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and also she's been winning a lot of money. i don't play tennis but i think she's inspired me to try it out. she didn't give up - and she's nearly there. it's inevitable, isn't it? seeing such a successful person, having the opportunity to chat to them or even being presented with their medal by her has been absolutely brilliant. and where she is today isn't just inspiring for them, it's for us as well. win or lose in the final raducanu can be sure of one thing, her life will never be the same again. marketing experts are already describing her as a commercial phenomenon, predicting she'll become the uk's highest paid sportswoman this year thanks to lucrative endorsements and deals on the horizon. her career earnings will break the £1 million mark, too. the sky's the limit, really. raducanu's already earned $1.2 million for reaching the final, and she's in exactly the right sport. tennis is very, very well paid for the female athlete. with each of her nine victories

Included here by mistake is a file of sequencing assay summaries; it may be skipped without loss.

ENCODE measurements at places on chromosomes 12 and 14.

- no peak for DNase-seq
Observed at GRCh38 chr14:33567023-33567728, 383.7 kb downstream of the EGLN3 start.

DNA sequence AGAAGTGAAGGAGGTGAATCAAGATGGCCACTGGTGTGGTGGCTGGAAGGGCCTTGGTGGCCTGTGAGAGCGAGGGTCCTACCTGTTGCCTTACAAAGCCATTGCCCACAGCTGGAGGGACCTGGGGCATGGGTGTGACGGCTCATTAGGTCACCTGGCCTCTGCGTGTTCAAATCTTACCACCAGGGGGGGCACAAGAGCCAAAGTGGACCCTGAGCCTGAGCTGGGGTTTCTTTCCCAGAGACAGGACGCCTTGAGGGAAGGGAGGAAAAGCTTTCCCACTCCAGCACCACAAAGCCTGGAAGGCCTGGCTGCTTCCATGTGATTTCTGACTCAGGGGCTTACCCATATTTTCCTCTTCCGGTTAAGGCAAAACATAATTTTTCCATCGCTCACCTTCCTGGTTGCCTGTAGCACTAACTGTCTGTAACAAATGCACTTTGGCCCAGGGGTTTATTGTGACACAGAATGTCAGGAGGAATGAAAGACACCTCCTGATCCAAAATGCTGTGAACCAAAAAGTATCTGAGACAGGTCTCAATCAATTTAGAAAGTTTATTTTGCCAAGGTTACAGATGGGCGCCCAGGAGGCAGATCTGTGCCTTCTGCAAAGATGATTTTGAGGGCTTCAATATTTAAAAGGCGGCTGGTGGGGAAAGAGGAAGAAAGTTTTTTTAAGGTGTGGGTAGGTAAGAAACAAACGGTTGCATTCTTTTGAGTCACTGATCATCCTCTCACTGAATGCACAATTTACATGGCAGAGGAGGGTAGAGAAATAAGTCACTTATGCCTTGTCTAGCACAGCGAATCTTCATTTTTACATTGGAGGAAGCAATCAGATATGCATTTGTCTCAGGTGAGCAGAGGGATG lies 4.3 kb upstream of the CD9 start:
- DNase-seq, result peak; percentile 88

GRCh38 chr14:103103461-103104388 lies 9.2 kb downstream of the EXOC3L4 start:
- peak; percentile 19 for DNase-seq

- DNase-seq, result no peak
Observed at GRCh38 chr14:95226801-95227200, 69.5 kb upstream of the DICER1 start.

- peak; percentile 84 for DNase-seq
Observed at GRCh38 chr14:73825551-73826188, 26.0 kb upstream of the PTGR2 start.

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in new york the celebratory smile has become bigger and more disbelieving. this teenage qualifier from bromley is nowjust one more precious win away from the most unexpected grand slam glory. laura scott, bbc news, bromley. scotland's first minister says the nhs is under more pressure than ever before, with scotland seeing its highest level of covid infections since estimates began. nicola sturgeon said only a "foolish" leader would rule out having to introduce more restrictions, including extending the new vaccination passport scheme. in england, the culture secretary 0liver dowden has said that vaccine passports will "almost certainly" be required this autumn, along with boosterjabs for the elderly and vulnerable. here's our health editor, hugh pym. a pop—up testing site in glasgow this week. as scottish infections increase, the first minister has told bbc news that covid has contributed to increasing strain on hospitals. i have never known a period